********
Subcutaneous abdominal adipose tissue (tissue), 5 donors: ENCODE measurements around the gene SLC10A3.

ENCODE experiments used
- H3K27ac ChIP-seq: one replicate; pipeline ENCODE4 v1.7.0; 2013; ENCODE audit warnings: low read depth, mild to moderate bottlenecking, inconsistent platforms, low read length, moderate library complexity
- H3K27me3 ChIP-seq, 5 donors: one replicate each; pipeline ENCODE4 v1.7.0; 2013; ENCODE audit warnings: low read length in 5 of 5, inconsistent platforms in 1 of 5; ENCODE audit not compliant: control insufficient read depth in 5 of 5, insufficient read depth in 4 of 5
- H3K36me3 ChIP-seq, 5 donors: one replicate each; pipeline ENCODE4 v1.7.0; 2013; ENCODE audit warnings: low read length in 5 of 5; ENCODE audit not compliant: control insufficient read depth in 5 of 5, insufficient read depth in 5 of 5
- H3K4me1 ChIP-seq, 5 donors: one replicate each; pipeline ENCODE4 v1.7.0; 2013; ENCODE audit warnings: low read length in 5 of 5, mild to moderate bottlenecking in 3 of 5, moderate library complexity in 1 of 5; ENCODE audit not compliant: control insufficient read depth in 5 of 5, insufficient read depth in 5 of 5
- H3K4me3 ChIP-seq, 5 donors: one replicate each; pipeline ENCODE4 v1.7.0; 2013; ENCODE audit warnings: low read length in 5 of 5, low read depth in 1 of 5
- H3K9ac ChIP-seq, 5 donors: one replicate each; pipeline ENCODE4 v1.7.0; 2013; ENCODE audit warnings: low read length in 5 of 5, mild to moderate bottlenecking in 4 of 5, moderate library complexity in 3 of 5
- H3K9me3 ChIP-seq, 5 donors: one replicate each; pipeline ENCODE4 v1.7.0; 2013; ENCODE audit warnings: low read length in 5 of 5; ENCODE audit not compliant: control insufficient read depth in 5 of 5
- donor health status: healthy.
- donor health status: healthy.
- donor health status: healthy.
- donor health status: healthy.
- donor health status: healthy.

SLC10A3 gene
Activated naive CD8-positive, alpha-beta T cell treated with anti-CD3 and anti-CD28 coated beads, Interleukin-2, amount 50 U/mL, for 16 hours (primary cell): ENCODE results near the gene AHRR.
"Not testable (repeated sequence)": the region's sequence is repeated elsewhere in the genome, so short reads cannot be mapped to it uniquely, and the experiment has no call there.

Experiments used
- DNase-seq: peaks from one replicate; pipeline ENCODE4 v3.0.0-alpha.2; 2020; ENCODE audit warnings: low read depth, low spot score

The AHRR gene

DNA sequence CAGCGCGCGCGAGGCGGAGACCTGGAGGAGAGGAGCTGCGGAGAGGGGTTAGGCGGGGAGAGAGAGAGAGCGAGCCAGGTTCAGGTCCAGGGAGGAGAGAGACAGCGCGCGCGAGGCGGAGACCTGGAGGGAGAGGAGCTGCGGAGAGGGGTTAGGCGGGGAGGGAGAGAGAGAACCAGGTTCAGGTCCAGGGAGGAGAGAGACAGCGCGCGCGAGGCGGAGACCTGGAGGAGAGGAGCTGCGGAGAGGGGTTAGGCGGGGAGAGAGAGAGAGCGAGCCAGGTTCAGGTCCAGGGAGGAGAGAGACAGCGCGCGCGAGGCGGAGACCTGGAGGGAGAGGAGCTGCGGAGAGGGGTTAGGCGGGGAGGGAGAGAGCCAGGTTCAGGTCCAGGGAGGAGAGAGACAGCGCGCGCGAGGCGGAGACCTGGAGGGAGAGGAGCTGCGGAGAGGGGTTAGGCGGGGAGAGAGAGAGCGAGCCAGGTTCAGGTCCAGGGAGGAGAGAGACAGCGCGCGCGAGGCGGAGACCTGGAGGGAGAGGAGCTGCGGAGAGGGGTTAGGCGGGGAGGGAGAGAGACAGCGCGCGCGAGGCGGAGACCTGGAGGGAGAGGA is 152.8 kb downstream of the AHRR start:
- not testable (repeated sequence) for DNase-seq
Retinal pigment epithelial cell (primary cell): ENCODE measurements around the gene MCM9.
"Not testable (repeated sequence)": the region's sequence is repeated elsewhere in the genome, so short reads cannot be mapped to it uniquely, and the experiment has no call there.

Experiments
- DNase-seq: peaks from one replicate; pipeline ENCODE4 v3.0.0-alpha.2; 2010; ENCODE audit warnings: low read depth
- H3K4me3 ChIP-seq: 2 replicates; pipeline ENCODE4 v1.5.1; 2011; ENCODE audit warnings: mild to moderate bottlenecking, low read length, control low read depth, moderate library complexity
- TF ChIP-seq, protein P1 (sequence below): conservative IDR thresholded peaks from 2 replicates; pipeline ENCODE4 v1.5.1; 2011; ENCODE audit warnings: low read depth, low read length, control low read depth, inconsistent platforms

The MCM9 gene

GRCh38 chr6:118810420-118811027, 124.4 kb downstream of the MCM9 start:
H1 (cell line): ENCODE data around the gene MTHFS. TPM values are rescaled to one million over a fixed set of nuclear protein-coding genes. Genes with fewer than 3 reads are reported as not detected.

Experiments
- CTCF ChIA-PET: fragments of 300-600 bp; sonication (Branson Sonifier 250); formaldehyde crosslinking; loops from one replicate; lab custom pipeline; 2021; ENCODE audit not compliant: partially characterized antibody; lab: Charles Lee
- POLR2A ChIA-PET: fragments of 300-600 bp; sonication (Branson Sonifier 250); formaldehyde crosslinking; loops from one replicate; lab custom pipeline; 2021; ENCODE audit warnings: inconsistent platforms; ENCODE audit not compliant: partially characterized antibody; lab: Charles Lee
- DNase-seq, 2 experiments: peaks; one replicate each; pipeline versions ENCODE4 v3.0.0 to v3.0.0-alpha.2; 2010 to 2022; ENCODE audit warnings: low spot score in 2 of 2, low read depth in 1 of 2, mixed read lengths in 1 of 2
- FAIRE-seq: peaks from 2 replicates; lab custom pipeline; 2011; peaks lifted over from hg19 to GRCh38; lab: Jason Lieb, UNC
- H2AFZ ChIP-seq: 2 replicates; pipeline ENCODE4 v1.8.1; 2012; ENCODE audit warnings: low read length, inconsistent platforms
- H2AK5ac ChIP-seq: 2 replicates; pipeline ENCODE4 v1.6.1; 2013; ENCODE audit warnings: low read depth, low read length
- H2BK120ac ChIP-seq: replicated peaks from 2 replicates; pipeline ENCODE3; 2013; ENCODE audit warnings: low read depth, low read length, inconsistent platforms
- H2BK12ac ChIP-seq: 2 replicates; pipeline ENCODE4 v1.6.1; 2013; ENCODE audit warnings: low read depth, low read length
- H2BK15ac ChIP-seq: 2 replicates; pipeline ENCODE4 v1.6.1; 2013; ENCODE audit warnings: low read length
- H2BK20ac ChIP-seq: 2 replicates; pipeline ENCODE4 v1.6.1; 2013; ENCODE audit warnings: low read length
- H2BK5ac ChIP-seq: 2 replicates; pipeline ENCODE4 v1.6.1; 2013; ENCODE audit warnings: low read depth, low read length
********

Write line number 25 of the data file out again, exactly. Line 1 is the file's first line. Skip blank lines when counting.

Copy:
Experiments